For instance, I had remembered Gould giving his usual flip performance, a la The Long Goodbye and myriad other '70s films, but he keeps it in check more than I had remembered and lets his co-stars, particularly Brenda Vaccaro, exceptionally good as Brolin's wife, do their thing. David Doyle (Bosley on Charlie's Angels) is broadly comical as Gould's assignment editor, a throwback to The Front Page, but he gives the film a third act lift, as does Telly Savalas in an entertaining if hugely indulgent extended cameo as a greedy crop-duster. Some of the roles are well-conceived, but the ones that aren't, like Waterston's wiseguy astronaut, are carried by the actors' engaged performances.
The cast is peppered with lots of familiar faces. Karen Black, David Huddleston, Denise Nichols, James Sikking (with trademark pipe), Alan Fudge, James Karen, and Milton Selzer, Jon Ceder, and Barbara Bosson all have small roles. Nancy Malone, as Huddleston's wife, has something like two lines. As others have pointed out, the film amusingly stars both of Barbra Streisand's two husbands.
The film offers some strong visual storytelling, particularly in the way it turns two black helicopters into menacing characters, and one especially neat little moment where a hallucinating character sees them as menacing, opaque vultures.
Despite some shaky science (like a space capsule much too small for an extended mission to Mars) and plot holes (with the time delay to Mars, why let the reluctant astronauts talk to their families live instead of via a delayed signal?), Capricorn One is frequently clever, so much so that it's easy to overlook its shortcomings.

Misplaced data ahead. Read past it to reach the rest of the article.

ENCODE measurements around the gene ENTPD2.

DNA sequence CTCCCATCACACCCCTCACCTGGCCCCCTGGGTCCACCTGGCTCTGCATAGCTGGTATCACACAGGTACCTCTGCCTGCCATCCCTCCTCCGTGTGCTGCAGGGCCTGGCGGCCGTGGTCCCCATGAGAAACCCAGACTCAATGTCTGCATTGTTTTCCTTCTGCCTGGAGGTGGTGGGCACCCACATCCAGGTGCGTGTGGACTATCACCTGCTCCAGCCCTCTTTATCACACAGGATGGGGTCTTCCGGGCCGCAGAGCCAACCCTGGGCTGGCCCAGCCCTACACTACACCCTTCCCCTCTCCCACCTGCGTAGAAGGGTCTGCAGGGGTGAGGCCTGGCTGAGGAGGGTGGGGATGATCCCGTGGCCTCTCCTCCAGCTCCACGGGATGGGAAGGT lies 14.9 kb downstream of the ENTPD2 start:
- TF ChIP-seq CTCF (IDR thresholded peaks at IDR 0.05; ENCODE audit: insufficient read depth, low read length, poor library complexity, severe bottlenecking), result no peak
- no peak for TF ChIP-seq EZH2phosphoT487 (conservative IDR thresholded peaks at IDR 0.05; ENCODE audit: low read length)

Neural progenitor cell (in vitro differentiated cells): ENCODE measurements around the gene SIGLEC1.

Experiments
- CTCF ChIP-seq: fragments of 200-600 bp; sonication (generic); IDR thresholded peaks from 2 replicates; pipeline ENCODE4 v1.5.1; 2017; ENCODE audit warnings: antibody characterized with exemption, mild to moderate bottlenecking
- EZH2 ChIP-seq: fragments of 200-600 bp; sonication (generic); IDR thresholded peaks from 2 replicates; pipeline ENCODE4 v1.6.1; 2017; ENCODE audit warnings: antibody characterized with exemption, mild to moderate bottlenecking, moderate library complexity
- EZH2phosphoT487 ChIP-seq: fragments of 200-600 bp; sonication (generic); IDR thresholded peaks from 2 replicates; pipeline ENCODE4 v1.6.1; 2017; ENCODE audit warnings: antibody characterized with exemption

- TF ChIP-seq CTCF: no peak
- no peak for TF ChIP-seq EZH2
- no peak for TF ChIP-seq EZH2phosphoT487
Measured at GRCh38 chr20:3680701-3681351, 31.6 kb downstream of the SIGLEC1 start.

Video & Audio
The inept packaging makes no less than three major errors. Though the case lists the "video aspect ratio" as 4:3, the movie in fact is presented in its original theatrical aspect ratio of 2.35:1. (It was filmed in Panavision.) The box also lists a running time of 118 minutes, but this too is incorrect. The film is complete and unedited, running 123 minutes. (There's no Warner Bros. logo at the head, which may account for the 124-minute running time listed in some sources.)
The 1080p image is a knock-out. Though some individual shots inherently are a little soft around the edges of the frame, most of the film is razor sharp and the color excellent. On big 16:9 TVs the barnstorming climax, a battle between the two helicopters and Telly Savalas' crop-duster, is visually exciting in a way it never was on TV and in standard-def video. This reviewer remembers how badly the film's red-on-black title design fared on TV and previous home video releases; like everything else, it looks sharp as a tack.
The packaging also lists an English mono soundtrack, but that's not right either. (It's almost like ITV wanted to discourage sales!) The soundtrack is fully directional surround, with Jerry Goldsmith's memorably pounding score really impressing here. Released theatrically before the widespread use of Dolby Stereo, Capricorn One originally had a limited number of 4-track magnetic stereo prints with some six-track mag 70mm engagements, though most prints were mono. The audio can't compare to today's standards and some of the dialogue is a little harsh and mildly distorted (due to on-set location audio, not in the audio transfer) but for 1978 it's got a lot of fun directionality and oomph at a time when more American and British movies were mono than they had been in the mid-1950s. An English hard-of-hearing subtitle option is included. Beyond that, the disc has no Extra Features
Capricorn One is something of a cult film, a popular guilty pleasure few will admit to liking. There's no reason to feel guilty about it, however. It's one of the best popcorn movies of the 1970s, and this region-free Blu-ray presentation offers the best home video release of the film to date by far. Highly Recommended.
My thanks to reader Kraig A. McGann, who kindly offered to let me take a gander at his Blu-ray copy of the film for this review.